There are a lot of programs intended to fight crime. Too many cost taxpayers a lot and accomplish little. But one local man is running a faith-based program that – according to the local congressman – is cutting crime where it counts.
Pastor Terry Horn is the one responsible for the program and he is Eye on Jacksonville’s Citizen of the Month.
Horn was born in a small town north of Indianapolis, Ind. He lived in a Christian home and his father was a policeman.
As a child, Horn liked Edgar Bergen and Charlie McCarthy, and the TV show Howdy Doody. He learned to use puppets and perform a bit of ventriloquism.
After attending a bible college in Dallas, Tex., Horn became a pastor in 1974. He had a friend who dressed as “Capt. Hook” when doing ministry work and at Horn’s request helped Horn select the figure of “Uncle Sam” to be his own. Horn said, “I felt like it was what God wanted me to do,” and has used it ever since.
He moved around and worked with TV evangelist Jimmy Swaggart at one point but eventually Horn settled in Washington, D.C., and began working with inner-city kids, starting the DC Dream Center.. He was there 19 years until, while praying one day, he said, the Lord told him to go to Jacksonville and work with kids. His wife, the Rev. Cynthia Horn, is from Jacksonville.
In 2010, they moved to Jacksonville. Within two weeks he was working in a ministry in Grand Park near the Cleveland Arms public housing complex, now called Vista Landing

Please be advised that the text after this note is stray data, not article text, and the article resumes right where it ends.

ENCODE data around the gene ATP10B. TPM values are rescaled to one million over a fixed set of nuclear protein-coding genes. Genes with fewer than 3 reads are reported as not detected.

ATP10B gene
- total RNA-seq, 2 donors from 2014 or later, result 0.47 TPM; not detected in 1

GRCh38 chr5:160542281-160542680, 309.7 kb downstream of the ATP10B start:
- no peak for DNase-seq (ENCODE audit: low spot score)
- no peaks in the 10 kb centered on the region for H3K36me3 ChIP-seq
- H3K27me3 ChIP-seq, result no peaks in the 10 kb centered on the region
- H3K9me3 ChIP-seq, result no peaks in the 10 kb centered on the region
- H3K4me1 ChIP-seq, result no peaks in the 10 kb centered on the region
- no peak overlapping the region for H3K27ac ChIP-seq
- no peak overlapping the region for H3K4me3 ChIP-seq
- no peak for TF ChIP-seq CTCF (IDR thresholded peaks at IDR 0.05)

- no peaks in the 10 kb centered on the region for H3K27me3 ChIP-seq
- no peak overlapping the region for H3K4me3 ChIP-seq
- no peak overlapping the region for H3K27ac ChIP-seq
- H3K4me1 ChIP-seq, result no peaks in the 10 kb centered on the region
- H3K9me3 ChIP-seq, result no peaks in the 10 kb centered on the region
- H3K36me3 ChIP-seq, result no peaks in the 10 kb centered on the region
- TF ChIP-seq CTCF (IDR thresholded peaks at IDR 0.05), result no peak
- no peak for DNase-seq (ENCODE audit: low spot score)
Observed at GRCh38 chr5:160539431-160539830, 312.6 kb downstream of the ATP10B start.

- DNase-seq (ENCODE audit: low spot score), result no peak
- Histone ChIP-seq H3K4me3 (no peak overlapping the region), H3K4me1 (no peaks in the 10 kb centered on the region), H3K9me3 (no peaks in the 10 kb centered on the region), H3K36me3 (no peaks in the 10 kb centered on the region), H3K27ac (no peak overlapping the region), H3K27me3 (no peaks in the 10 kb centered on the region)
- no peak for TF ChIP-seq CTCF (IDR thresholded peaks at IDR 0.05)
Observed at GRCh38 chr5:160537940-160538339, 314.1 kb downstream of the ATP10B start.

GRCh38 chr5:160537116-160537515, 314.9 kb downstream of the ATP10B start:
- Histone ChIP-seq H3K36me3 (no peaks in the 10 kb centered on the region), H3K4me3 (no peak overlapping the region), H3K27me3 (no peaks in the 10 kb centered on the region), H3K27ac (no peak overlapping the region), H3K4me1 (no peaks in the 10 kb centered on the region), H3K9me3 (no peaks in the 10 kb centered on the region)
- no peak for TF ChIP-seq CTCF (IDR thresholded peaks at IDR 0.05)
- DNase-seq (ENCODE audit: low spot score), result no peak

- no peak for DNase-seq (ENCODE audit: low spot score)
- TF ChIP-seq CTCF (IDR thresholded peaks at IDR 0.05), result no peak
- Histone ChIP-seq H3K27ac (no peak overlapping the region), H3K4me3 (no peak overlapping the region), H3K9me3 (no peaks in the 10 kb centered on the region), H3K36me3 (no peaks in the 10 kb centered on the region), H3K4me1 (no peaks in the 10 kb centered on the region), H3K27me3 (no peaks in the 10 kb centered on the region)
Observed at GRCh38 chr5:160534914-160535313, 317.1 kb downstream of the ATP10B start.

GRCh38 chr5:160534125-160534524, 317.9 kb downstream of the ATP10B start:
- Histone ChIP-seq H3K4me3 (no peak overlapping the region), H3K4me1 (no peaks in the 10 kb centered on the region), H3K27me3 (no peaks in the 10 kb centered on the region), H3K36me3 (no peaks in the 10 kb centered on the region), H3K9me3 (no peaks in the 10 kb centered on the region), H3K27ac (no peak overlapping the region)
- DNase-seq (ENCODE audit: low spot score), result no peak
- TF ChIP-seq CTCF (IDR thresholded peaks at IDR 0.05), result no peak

At the time, it was one of the worst public housing sites and a hotbed of crime. There were 85 deaths within a quarter-mile of the site by 2019, according to Horn.
But children who lived in the project began to drift into his ministry. “At first it was just four kids but it grew to about 35,” he said.
He started the Metro City Kids program and it spread to other public housing sites in the city.
“We began to change lives,” he said.
He has a truck, made possible by a large donation from Pat Robertson of the 700 Club, that is used to put on puppet shows and video presentations for the children in the projects. But they also are taught biblical truths, moral values, good manners and citizenship.
U.S. Rep. John Rutherford, speaking on the House floor, credited Metro City Kids with a 40 percent reduction in juvenile crime in the projects where they minister.
“The whole goal of Metro City Kids is to connect these kids to Christ, encourage and empower them through prayer, Bible-based material and weekly evangelism along with Godly mentoring which will help these kids learn to successfully live the Christian lifestyle right in their own neighborhoods,” Horn says on his Web site.
Horn’s latest wrinkle is called Sunday City Kids. Children from public housing are taken to a local church for a 90-minute program featuring food, games and “lots of Jesus.”
Each month, Eye tries to recognize a local person who is active in local affairs and is making a difference.